Whatsoever is promised to us in this world belongeth to one side of the sword: whatever is promised for everlasting, belongeth to the other side. Thou hast hope for the future, comfort for the present; be not thou drawn back from Him Who would draw thee to Him; be it father, mother, sister, wife, friend, let him not draw thee back: so shall the sword sharpened on both sides profit thee... Our Lord then came bearing the sword sharpened on both sides, promising things of eternity, fulfilling those of this life. For therefore also are they called two Testaments. What then were the swords sharpened on both sides in their hands? Have the two Testaments to do with the swords sharpened on both sides? The Old Testament containeth temporal promises, the New, eternal. In both is found the Word of God, as a sword twice sharpened. - via here.

August 28, 2015

Yay, I Get a Free Vote

I feel, suddenly, like I've got a much freer vote in '16 primaries than I otherwise would have since I don't have to sacrifice my vote on the altar of illegal immigration.

I was always of the impression that because the Republican party is pathetic at attracting minorities that the party would have to nominate someone with a Hispanic background or who otherwise is practically pro-amnesty, pro-open border.

This usually doesn't work that well anyway because voters tend to go for whom they perceive as the real deal rather than the johnny-come-lately. Republicans will never get to the left of Democrats on illegal immigration and so you're arguably never going to win many voters that way.  (African-Americans certainly don't love the Republican Party for nominating Clarence Thomas to the SCOTUS, to put it mildly.)

But when you're in a free fall, as the Republican party is now given demographics, it seems wise to push the panic button.

Or not!  For lo and behold, it seems even Marco Rubio might not win Hispanic votes.

And even more shockingly, Peggy Noonan writes about how Donald Trump may not be blowing smoke about attracting Latino votes:
Something is going on, some tectonic plates are moving in interesting ways. My friend Cesar works the deli counter at my neighborhood grocery store. He is Dominican, an immigrant, early 50s, and listens most mornings to a local Hispanic radio station, La Mega, on 97.9 FM. Their morning show is the popular “El Vacilón de la Mañana,” and after the first GOP debate, Cesar told me, they opened the lines to call-ins, asking listeners (mostly Puerto Rican, Dominican, Mexican) for their impressions. More than half called in to say they were for Mr. Trump. Their praise, Cesar told me a few weeks ago, dumbfounded the hosts. I later spoke to one of them, who identified himself as D.J. New Era. He backed Cesar’s story. “We were very surprised,” at the Trump support, he said. Why? “It’s a Latin-based market!”

“He’s the man,” Cesar said of Mr. Trump. This week I went by and Cesar told me that after Mr. Trump threw Univision’s well-known anchor and immigration activist, Jorge Ramos, out of an Iowa news conference on Tuesday evening, the “El Vacilón” hosts again threw open the phone lines the following morning and were again surprised that the majority of callers backed not Mr. Ramos but Mr. Trump. Cesar, who I should probably note sees me, I sense, as a very nice establishment person who needs to get with the new reality, was delighted.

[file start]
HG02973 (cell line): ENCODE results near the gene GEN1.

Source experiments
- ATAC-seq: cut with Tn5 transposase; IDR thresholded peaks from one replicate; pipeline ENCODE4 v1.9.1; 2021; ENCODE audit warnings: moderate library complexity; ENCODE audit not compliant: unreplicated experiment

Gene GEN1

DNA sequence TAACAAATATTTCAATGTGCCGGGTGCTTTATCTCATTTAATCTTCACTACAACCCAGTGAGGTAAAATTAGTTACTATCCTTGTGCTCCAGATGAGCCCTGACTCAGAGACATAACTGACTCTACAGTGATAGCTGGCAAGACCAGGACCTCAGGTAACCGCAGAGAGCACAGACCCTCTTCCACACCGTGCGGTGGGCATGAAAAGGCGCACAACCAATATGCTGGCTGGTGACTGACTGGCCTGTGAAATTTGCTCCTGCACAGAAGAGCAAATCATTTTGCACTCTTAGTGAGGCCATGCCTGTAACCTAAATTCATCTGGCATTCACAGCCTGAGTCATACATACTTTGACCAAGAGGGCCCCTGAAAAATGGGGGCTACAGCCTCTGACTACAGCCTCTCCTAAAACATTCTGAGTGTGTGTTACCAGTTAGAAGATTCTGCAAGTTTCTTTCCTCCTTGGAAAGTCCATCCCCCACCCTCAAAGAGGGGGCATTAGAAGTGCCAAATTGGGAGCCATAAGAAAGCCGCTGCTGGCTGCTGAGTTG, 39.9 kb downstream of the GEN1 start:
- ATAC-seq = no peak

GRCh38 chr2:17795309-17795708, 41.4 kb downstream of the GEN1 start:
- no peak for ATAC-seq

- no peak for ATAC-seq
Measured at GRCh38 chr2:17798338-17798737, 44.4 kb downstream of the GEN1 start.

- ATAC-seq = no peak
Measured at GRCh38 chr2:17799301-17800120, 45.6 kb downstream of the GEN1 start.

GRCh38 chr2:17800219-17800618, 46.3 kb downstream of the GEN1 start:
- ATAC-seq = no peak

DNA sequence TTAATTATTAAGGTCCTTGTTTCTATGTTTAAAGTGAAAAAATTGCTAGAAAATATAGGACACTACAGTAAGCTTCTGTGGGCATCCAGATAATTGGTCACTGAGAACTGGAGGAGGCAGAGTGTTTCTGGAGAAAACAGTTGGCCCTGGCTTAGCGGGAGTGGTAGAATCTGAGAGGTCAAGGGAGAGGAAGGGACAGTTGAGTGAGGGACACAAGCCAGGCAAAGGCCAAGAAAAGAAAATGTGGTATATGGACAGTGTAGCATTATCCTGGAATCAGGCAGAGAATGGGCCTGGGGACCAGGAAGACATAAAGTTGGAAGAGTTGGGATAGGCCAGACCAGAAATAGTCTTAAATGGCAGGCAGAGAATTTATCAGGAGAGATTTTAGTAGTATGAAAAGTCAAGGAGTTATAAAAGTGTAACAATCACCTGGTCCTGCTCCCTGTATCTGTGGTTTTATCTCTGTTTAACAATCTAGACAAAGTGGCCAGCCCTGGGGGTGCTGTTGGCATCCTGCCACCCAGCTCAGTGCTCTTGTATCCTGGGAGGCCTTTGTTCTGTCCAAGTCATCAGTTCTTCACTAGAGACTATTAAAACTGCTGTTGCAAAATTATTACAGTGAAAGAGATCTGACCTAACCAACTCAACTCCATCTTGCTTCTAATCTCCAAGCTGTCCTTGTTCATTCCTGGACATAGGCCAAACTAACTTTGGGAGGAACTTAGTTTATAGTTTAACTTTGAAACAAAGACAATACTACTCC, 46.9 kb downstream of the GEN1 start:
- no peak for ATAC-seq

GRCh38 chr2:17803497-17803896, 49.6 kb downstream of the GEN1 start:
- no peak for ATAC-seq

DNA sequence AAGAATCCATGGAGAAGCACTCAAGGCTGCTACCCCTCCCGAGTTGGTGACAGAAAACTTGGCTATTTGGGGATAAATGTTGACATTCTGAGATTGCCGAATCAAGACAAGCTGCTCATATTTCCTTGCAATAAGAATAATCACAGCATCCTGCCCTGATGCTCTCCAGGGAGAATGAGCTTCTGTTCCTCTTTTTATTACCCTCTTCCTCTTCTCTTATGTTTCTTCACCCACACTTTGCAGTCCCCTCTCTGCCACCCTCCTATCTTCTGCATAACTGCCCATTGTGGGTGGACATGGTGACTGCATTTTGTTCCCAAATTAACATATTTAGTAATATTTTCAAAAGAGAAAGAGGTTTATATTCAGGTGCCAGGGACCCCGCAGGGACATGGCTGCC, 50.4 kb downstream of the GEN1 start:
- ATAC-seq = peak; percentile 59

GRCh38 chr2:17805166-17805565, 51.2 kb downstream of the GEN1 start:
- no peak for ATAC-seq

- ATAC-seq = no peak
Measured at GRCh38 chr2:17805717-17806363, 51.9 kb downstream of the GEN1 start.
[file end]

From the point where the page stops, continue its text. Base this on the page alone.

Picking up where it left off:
I said: Cesar, you’re supposed to be offended by Trump, he said Mexico is sending over criminals, he has been unfriendly, you’re an immigrant. Cesar shook his head: No, you have it wrong. Immigrants, he said, don’t like illegal immigration, and they’re with Mr. Trump on anchor babies. “They are coming in from other countries to give birth to take advantage of the system. We are saying that! When you come to this country, you pledge loyalty to the country that opened the doors to help you.”

He added, “We don’t bloc vote anymore.” The idea of a “Latin vote” is “disparate,” which he said generally translates as nonsense, but which he means as “bull----.”

Pope Francis and Donald Trump

I (like Peggy Noonan) continue to be fascinated by the Trump phenomenon.  I'm beginning to wonder whether there's been an evolution in public communication style.

Note the parallels between Trump andPope Francis.  Both don't care a lick what others think of them. Both feel totally free, unburdened by expectations, feeling they have nothing to lose. Both speak off-the-cuff at great length and give off the vibe of "authenticity" for that reason.  Both speak forcefully of things unpopular to great segments of the audience (while very popular with others). And both often sound bellicose and blunt.  

Of course the similarities quickly fade, since Francis presents humility and Trump presents pride, to start with. But it does say something that both Francis and Trump have struck such a nerve. It's perhaps a natural evolution towards spontaneity, a rebellion against computers. In this age of the computer, we desire most of all non-robots. And Francis and Trump are that.


From National Review's Jim Geraghty:
Over on the home page, I look at the rush to find societal scapegoats for mass shootings on both the left and the right, and the possibility that this ignores the more proximate issue of individuals’ becoming “grievance collectors.”